In its short existence, the Euro has achieved its goal of establishing itself as a rival to the dollar. But many analysts see trouble ahead, with some wondering if it can survive much longer.
Writing for the FT, Peter Garnham, Victor Mallet and David Oakley report that "Traders and hedge funds have bet nearly $8bn (€5.9bn) against the euro, amassing the biggest ever short position in the single currency on fears of a eurozone debt crisis." They explain that "It suggests investors are losing confidence in the single currency’s ability to withstand any contagion from Greece’s budget problems to other European countries" and add, "Amid growing nervousness in financial markets over whether countries including Spain and Portugal can repair their public finances, Madrid on Monday launched a PR offensive to try to assuage investors’ fears."
Simon Johnson, formerly chief economist of the International Monetary Fund and current MIT professor, raised some eyebrows his Sunday posting "Europe Risks Another Global Depression." He predicted the current selloff and warns,
[T]he Europeans are not being careful – and it’s not just about Greece any more. Worries about government debt and associated public sector liabilities (e.g., because banking systems are in deep trouble) have spread through the eurozone to Spain and Portugal. Ireland and Italy are next up for hostile reconsideration by the markets, and the UK may not be far behind.
What are the stronger European countries, specifically Germany and France, doing to contain the self-fulfilling fear that weaker eurozone countries may not be able to pay their debt – this panic that pushes up interest rates and makes it harder for beleaguered governments to actually pay? The Europeans with deep-pockets are doing nothing – except insist that all countries under pressure cut their budgets quickly and in ways that are probably politically infeasible. This kind of precipitate fiscal austerity contributed directly to the onset of the Great Depression in the 1930s.
The IMF cannot help in any meaningful way. And the stronger EU countries are not willing to help – in part because they want to be tough, but also because they do not have effective mechanisms for providing assistance-with-strings. Unconditional bailouts are simple – just send a check. Structuring a rescue package that will garner support among the German electorate – whose current and future taxes will be on the line – is considerably more complicated.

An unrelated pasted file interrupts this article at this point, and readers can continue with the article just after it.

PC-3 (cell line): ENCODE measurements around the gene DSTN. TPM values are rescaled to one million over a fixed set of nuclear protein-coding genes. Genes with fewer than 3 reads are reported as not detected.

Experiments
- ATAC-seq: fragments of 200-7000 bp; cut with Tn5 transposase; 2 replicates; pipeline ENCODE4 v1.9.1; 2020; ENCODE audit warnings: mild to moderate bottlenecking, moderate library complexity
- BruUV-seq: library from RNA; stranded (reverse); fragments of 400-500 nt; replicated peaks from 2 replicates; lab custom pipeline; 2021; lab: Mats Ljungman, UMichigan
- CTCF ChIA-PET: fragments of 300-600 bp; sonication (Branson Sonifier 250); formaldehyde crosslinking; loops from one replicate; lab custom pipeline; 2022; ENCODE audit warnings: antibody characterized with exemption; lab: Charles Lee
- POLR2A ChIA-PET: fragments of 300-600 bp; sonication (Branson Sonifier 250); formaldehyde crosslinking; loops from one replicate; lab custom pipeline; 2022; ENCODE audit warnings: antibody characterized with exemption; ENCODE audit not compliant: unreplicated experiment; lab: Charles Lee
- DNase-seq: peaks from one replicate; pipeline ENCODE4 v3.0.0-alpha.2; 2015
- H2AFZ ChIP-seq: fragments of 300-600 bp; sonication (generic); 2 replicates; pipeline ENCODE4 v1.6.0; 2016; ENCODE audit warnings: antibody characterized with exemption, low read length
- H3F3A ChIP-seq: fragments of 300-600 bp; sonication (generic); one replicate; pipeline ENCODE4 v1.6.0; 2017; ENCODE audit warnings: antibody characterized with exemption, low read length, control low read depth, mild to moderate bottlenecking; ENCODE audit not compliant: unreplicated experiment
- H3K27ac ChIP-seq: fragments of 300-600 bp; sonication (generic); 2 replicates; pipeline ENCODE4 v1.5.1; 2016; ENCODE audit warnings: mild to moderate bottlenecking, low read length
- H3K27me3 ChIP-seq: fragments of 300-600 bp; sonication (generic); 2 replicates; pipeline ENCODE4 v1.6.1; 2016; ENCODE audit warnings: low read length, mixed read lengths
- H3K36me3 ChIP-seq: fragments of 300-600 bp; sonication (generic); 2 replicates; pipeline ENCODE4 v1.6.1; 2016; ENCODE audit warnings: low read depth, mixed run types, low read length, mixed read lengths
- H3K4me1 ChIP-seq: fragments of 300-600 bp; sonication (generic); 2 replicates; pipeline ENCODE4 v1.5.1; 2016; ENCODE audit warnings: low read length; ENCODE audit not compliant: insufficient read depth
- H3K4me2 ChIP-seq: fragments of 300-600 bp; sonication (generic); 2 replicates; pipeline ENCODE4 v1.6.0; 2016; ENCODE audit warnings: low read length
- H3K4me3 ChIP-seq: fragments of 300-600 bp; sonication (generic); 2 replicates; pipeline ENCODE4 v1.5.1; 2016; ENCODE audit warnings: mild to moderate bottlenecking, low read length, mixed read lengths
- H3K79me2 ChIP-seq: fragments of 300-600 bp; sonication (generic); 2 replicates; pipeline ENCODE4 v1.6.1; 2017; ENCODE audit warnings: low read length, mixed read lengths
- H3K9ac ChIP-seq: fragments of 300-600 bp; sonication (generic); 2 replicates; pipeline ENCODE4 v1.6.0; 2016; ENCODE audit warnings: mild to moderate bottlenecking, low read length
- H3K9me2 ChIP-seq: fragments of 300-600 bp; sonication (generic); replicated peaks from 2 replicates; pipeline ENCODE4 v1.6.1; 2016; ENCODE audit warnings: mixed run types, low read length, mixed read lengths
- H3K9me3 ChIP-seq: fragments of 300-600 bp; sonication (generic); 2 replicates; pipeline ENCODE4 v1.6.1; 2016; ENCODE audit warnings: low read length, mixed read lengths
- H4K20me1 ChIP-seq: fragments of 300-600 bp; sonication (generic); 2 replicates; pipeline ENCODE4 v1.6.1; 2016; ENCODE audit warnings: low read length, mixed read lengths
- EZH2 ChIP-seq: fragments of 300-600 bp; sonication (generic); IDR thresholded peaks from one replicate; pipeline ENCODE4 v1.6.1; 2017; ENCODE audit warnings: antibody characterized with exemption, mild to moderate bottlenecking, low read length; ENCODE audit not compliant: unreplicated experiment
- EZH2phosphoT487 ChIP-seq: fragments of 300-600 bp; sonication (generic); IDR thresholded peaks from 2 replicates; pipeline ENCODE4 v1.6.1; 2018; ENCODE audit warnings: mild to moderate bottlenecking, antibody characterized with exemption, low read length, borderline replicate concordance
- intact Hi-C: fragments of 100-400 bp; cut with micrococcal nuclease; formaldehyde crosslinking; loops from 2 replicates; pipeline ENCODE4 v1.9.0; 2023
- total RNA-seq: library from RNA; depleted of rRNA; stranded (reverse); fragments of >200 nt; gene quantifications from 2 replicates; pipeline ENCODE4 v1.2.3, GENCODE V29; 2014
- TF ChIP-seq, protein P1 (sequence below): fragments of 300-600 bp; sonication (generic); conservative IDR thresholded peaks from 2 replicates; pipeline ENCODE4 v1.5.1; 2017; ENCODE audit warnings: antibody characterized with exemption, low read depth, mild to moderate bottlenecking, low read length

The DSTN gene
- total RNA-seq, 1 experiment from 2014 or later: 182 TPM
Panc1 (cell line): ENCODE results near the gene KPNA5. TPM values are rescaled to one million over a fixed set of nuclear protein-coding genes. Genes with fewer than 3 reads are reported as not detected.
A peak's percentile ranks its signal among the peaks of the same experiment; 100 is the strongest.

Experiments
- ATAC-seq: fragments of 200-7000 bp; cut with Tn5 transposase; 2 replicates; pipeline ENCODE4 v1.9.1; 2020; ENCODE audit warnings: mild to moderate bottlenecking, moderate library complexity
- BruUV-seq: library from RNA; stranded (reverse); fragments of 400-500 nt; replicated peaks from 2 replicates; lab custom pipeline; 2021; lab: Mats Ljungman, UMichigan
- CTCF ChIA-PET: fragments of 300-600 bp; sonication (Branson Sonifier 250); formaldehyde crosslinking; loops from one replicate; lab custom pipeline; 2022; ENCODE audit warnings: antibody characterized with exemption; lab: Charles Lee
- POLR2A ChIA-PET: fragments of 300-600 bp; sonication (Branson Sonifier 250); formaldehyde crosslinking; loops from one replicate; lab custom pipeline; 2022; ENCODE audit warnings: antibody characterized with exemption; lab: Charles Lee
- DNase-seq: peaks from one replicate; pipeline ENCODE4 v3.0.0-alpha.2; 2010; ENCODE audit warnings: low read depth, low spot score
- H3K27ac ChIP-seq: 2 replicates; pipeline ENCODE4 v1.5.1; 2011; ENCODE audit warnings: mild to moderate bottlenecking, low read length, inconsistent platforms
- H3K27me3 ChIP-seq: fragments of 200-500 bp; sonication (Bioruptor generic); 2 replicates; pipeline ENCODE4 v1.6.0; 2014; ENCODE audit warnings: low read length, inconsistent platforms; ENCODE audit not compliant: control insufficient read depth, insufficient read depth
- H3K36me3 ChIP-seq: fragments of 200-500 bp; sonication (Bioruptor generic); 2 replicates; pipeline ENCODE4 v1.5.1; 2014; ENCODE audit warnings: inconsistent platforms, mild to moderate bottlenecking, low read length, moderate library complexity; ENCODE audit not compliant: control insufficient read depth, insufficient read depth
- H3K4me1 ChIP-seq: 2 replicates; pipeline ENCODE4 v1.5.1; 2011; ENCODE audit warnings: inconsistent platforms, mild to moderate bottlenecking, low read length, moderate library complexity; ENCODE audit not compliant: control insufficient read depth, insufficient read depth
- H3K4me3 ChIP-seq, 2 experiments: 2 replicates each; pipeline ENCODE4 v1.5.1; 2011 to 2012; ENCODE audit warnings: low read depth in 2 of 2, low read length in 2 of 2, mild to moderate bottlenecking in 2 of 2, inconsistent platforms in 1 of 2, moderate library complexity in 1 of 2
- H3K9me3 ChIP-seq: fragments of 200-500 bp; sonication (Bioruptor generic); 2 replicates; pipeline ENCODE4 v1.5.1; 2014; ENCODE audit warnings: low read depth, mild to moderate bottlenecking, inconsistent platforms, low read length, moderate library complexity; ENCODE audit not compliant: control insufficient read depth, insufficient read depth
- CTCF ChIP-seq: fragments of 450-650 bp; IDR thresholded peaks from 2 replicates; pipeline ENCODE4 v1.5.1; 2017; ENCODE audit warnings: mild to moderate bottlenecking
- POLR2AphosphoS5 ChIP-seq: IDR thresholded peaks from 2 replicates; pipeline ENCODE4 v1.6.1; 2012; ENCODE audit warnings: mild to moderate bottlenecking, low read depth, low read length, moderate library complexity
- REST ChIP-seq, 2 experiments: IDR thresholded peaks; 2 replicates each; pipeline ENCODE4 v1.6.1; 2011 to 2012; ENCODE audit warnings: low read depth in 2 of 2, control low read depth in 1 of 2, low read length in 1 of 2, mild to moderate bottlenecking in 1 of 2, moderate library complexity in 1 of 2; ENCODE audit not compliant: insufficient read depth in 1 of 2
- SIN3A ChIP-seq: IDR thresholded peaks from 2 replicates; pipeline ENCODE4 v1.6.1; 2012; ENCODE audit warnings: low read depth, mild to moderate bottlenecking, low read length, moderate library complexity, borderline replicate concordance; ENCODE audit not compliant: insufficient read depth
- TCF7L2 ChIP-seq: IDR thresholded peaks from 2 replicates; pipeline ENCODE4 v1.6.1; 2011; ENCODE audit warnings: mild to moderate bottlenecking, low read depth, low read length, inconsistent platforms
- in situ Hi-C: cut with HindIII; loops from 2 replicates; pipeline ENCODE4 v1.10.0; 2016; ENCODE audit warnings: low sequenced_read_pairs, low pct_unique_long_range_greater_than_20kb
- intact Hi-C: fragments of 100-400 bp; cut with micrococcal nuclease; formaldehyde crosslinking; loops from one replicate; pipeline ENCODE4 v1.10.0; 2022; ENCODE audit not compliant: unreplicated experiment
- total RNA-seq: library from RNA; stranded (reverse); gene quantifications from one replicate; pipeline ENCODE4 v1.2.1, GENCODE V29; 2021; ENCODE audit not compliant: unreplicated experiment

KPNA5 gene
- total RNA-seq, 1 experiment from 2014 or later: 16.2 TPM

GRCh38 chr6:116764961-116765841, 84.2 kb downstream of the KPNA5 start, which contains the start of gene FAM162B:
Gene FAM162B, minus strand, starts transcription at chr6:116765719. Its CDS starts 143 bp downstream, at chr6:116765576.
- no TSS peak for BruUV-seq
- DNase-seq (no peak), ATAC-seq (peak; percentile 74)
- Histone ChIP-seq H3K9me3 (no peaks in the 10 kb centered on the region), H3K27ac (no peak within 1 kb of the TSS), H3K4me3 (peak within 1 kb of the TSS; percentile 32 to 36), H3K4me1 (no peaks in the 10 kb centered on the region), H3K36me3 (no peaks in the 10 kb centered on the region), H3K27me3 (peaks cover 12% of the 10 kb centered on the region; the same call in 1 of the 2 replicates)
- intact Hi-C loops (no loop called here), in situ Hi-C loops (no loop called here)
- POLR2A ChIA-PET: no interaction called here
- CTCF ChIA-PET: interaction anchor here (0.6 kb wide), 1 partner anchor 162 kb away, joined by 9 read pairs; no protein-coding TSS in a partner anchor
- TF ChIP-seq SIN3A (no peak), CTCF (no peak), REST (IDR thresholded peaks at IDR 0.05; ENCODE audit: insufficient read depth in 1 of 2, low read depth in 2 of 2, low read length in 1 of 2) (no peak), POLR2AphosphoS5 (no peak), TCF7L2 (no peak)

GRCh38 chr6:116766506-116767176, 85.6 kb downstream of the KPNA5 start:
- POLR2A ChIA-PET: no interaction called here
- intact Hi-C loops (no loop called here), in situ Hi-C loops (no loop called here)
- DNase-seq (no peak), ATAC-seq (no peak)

The financial markets know all this and last week sharpened their swords. As we move into this week, expect more selling pressure across a wide range of European assets.
As this pressure mounts, we’ll see cracks appear also in the private sector. Significant banks and large hedge funds have been selling insurance against default by European sovereigns. As countries lose creditworthiness – and, under sufficient pressure, very few government credit ratings will hold up – these financial institutions will need to come up with cash to post increasing amounts of collateral against their derivative obligations (yes, the same credit default swaps that triggered the collapse last time).
BBC business correspondent Joe Lynam picked up on this and got this from Simon:
"Now Greece is an an extreme example – there I think you can see that it’s going to get very messy very quickly – but unfortunately the budget situation in these other countries is also weak. And I have to add the UK to this list. Unless you can persuade the markets that you’re really going to bring the budget under control within the foreseeable future and you’re going to have some credible actions – and you’re going to have to do some persuading – you’re going to have big trouble."